The world that pre-existed in my mind already was Asimov’s Three Laws of Robotics (this explains them, if you’re not already familiar with them). Well, that combined with a world that had managed to make robots and engages in space exploration.

The book starts with an early generation robot who goes missing in a rural area and ends up at the behest of a rural man. This one made me laugh out loud, and not in a way that I think takes advantage of anyone. The second short story in this section looks at what happens when robots are sent in advance to a hostile alien planet. What I enjoyed about both of these is how the robots are so pure and so honest and how that throws everyone around them.

I thought the second section was the least engaging, but keep in mind I loved the collection so that’s barely a criticism. There’s a short story that’s very Cold War inspired about spies and robots. Then there’s also one that’s a human telling a tall tale about a robot breaking one of the laws. It’s left up to the reader to decide if it’s true.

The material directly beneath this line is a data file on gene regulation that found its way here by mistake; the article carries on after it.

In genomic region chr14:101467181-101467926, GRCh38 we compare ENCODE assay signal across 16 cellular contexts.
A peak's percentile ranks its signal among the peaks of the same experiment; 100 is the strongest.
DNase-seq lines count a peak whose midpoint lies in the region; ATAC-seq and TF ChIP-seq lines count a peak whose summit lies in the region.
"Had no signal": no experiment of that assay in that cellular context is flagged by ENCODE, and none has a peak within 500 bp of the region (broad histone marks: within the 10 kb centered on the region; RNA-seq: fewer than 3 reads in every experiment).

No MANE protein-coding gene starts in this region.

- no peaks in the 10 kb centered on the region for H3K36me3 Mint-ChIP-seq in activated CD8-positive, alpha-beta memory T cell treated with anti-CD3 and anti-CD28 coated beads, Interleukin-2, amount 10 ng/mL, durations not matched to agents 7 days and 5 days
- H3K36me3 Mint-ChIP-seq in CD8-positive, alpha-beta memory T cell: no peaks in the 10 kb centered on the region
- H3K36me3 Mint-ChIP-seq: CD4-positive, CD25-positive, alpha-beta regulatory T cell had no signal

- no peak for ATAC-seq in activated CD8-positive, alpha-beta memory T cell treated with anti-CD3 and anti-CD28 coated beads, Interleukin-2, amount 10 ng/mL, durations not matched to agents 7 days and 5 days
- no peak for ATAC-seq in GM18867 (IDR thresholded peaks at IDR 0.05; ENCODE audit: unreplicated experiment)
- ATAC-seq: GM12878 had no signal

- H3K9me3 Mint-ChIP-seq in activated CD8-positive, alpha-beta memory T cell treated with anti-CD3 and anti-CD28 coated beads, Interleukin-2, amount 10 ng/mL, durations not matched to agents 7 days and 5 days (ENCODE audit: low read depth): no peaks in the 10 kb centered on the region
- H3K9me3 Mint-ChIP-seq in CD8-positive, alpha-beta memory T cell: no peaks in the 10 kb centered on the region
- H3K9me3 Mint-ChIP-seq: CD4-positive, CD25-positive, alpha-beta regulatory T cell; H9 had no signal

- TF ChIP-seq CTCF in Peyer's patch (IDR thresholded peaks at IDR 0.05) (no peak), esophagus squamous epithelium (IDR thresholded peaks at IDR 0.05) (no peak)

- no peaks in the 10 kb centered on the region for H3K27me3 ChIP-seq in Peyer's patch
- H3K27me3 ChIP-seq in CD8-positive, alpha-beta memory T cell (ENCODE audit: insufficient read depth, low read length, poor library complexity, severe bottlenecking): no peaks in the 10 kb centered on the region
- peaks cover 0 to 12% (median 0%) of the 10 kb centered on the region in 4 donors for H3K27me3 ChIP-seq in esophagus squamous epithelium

The third section all feature the robopsychologist Susan Calvin. To me, it’s clear Susan is somewhere on the Autism spectrum, and I loved her. It did bother me a bit how everyone else in the stories describes Susan as cold and seems to question her femininity because they perceive her as lacking warmth and mothering qualities. But I also think this is a bit of a commentary – is Susan really like this or do others just perceive of her that way? I also really like how well she relates to the robots. She’s not a main character in each of the stories, but she does play a pivotal role in all of them. My favorite was “Galley Slave,” which is about a robot being brought into academia to do some ho-hum labor. Asimov was a professor of biochemistry, and the realness of the problems with academia are clear in the hilarious scifi and robot flavored commentary on that institution.

Overall, I really enjoyed these short stories. They’re a great example of how strong clear, rapid worldbuilding combined with characters formed quickly in broad strokes can make short stories work very well.